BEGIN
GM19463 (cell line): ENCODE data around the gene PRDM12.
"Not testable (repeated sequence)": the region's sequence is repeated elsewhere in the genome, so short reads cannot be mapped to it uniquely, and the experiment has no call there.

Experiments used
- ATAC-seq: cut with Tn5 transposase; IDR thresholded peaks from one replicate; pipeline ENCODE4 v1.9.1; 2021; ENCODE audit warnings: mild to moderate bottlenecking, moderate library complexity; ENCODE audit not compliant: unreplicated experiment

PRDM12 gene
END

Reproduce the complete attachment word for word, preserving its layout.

GM19463 (cell line): ENCODE data around the gene PRDM12.
"Not testable (repeated sequence)": the region's sequence is repeated elsewhere in the genome, so short reads cannot be mapped to it uniquely, and the experiment has no call there.

Experiments used
- ATAC-seq: cut with Tn5 transposase; IDR thresholded peaks from one replicate; pipeline ENCODE4 v1.9.1; 2021; ENCODE audit warnings: mild to moderate bottlenecking, moderate library complexity; ENCODE audit not compliant: unreplicated experiment

PRDM12 gene